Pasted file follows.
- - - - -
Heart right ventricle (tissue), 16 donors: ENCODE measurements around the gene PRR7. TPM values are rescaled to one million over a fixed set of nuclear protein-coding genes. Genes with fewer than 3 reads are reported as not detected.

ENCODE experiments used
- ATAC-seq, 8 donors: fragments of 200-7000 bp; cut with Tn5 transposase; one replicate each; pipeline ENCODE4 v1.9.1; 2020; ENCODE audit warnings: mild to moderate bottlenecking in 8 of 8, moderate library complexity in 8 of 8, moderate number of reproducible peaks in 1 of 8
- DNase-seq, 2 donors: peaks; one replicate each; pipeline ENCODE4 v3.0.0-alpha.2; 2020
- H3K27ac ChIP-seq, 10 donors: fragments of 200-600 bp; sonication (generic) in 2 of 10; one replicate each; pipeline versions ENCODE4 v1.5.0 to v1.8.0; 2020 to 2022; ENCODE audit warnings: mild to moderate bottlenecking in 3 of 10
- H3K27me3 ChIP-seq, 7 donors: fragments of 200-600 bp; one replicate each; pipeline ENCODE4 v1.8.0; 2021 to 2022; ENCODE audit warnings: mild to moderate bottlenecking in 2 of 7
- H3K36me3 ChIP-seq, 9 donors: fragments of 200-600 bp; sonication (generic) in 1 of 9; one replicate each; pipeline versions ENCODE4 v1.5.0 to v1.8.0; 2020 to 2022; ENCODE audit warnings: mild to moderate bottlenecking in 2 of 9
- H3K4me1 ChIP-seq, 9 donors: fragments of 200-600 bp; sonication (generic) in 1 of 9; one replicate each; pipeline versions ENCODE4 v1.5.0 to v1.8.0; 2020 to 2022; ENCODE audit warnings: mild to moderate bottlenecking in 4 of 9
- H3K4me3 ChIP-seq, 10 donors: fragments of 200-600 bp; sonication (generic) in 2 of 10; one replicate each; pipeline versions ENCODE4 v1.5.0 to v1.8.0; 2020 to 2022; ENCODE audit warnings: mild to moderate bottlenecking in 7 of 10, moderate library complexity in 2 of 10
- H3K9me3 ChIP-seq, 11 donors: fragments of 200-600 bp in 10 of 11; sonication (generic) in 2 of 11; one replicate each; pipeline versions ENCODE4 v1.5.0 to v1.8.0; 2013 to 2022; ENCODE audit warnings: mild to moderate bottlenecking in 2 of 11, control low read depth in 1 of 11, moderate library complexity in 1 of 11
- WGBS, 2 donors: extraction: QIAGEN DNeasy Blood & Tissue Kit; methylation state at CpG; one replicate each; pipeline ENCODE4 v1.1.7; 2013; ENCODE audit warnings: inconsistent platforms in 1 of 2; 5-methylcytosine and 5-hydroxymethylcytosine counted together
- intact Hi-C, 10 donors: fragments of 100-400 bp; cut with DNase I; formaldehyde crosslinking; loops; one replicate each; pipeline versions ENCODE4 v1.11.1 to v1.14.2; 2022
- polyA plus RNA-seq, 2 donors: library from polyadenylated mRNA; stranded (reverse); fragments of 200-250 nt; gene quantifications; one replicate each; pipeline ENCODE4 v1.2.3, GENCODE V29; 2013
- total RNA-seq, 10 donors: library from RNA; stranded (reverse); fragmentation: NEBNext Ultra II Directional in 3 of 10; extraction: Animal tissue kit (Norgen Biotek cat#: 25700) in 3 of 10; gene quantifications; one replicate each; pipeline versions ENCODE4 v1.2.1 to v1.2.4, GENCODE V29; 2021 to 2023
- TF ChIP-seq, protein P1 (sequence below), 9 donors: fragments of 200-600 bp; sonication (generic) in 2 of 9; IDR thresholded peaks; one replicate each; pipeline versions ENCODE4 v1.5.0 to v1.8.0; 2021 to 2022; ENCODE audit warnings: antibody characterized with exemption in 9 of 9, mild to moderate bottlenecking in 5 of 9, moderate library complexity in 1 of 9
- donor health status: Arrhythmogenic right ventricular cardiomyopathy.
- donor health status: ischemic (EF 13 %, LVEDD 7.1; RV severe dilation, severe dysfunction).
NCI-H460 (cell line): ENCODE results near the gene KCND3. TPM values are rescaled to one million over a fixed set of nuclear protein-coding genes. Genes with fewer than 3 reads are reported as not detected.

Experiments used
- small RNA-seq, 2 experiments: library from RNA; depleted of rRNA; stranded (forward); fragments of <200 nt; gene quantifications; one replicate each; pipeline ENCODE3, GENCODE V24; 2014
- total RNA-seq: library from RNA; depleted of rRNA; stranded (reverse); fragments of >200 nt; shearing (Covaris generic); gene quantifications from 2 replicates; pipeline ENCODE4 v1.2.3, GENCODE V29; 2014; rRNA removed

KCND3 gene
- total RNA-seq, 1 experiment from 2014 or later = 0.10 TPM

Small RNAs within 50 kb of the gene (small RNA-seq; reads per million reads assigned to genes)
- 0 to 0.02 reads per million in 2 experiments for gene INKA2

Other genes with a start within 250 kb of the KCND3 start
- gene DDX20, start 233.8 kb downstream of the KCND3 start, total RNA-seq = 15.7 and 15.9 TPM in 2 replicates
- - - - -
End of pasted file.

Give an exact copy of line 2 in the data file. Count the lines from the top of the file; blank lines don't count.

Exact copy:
ENCODE experiments used